Paso Robles Olive Harvest Season Means “Olio Nuovo”

Olivesby Audrey

The olive harvest season has arrived,
which makes me very happy, because with harvest comes delicious “olio

Olio nuovo means “new oil”, and refers
to extra virgin olive oil that has just been milled.  It is olive oil at its freshest and boldest
-- intensely fruity, herbaceous, and pungent. 
Tiny bits of olive fruit are suspended in the oil, which ranges in color
from bright caterpillar green to creamy gold, the color depending on both the
olive variety and time of harvest. 

OlionuovoYou’ll never find olio nuovo on your
supermarket shelves, because it retains its exquisite flavors for only 3 or 4
months.  But in the Paso Robles area,
during the harvest season, which starts in November and runs through February,
you can get olio nuovo from the region’s local olive farms and artisan olive
oil producers.   These olive oil
producers will typically set aside a small amount of their freshly milled oil
to enjoy as olio nuovo.  The rest of the
season’s olive oil will be stored in stainless steel tanks for a couple of
months and the fruity sediment will be removed; the resulting clarified extra
virgin olive oil will mellow in flavor and have a longer shelf life of about
two years.

So take advantage of the short olio
nuovo season while it lasts!  I use it
for dipping bread (no vinegar needed), finishing steamed and roasted vegies
(simple steamed brussel sprouts become a “wow” dish), and drizzling on meats
and hearty soups (great on turkey in place of gravy).  And I send it as a gift to friends and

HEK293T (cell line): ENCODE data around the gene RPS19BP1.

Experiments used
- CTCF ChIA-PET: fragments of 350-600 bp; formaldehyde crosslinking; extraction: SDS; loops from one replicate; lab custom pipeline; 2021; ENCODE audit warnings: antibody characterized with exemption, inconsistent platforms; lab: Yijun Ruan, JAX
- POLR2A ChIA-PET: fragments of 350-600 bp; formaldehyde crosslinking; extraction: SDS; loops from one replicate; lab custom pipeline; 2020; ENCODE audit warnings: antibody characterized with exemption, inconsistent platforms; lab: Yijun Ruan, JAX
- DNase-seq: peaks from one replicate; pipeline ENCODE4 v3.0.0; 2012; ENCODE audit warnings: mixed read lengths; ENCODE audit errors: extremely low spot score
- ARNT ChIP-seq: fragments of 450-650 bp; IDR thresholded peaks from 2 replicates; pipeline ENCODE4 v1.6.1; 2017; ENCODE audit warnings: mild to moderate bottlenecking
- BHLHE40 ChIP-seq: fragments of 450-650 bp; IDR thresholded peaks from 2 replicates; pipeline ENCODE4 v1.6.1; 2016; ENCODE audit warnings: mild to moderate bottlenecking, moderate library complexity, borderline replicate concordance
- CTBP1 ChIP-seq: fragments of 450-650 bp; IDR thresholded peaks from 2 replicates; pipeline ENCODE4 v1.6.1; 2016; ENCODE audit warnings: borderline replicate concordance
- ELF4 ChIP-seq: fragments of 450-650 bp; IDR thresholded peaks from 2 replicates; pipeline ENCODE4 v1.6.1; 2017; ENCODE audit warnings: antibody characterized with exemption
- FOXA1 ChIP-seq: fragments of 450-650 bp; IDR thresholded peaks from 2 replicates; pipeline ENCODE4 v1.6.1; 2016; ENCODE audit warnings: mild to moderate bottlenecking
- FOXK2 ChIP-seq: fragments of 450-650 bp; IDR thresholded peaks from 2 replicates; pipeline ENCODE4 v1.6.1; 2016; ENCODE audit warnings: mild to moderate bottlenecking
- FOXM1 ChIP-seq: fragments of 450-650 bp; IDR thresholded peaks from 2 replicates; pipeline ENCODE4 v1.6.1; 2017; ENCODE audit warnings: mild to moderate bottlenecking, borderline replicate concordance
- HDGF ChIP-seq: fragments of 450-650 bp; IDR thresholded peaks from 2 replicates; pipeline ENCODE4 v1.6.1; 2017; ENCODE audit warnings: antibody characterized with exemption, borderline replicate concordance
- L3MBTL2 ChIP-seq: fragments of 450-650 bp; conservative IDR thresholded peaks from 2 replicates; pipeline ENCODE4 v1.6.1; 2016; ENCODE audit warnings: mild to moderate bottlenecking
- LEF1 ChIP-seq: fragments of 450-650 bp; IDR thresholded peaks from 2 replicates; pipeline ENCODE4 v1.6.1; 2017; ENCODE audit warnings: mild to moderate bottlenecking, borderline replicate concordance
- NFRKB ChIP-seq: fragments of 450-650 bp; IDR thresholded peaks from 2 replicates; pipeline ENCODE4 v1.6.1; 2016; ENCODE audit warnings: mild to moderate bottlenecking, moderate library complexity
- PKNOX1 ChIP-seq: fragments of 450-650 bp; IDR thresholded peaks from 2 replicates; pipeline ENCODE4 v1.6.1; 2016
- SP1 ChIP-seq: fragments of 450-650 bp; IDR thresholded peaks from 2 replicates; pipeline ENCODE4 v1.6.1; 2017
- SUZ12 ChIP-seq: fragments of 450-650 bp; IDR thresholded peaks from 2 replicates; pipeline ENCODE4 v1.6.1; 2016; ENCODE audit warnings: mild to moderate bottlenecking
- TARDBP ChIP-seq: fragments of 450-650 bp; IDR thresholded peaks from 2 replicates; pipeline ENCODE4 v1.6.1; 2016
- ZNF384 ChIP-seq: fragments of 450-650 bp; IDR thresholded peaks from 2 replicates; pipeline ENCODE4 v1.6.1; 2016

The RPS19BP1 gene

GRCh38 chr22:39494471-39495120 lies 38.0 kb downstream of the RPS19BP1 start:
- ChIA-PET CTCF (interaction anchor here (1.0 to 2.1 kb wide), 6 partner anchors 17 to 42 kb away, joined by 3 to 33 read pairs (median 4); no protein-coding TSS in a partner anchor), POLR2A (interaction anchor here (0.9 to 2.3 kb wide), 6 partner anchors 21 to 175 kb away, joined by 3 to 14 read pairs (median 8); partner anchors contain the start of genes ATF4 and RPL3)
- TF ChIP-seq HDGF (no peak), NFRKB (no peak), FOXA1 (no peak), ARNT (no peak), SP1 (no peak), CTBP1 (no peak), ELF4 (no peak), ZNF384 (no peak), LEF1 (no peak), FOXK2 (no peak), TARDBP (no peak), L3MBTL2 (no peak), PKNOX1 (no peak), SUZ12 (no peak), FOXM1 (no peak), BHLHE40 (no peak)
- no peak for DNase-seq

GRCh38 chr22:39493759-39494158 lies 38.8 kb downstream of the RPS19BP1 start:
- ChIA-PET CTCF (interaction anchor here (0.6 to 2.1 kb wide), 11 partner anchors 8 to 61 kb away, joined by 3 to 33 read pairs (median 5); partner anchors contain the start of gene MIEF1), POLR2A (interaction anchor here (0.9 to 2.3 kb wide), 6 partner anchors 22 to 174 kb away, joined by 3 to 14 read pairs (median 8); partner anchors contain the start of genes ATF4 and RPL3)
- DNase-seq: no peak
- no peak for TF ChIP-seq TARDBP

relatives, who have come to look forward to olio nuovo as a special holiday

Look for olio nuovo at local olive oil
tasting rooms.  Some local olive oil
producers also offerHarvest farm tours, and if you’re lucky you might even see olive
harvest or milling underway.  For a list of
olive oil tasting venues: Click here.

Here’s an amazingly simple pasta that
we’ve been serving with our Tuscan Olio Nuovo at Kiler Ridge Olive Farm.  A delicious grassy olio nuovo is what makes
this dish special.  I like to serve this
pasta as a side with grilled linguica sausage.    

Angel Hair Pasta with Olio Nuovo (serves 6)
6 cloves garlic
2 tablespoons olive oil
1/2 cup olio nuovo
a few sprigs of flat-leafed parslely, finely chopped
1 pound capellini or angel hair pasta
Flaked kosher salt

Peel and thinly slice garlic
cloves.  Saute garlic in 2 tablespoons
olive oil until light golden brown.  (You
can use your blander “cooking” olive oil for sauteing, because the heat of
sauteing will diminish the flavors of your beautiful fresh extra virgin olive
oil and olio nuovo.)   Remove the garlic
from the saute pan with a slotted spoon and set aside.  Cook capellini in salted boiling water until
al dente, being careful not to overcook.   
Drain capellini, then immediately transfer to a large bowl, toss
thoroughly with the olio nuovo, and salt to taste.  Serve pasta topped with sauteed garlic and a
sprinkle of parsley, with additional olio nuovo at the table to drizzle on

Burnam is the owner of Kiler Ridge Olive Farm with her husband, Gregg
Bone.  Audrey & Gregg produce extra virgin olive oils from Italian
olive varieties grown on their farm in Paso Robles, and offer olive oil
tasting, food pairings, and tours of their orchards and mill.   Audrey is
also a part-time senior scientist at the RAND Corporation, in Santa Monica.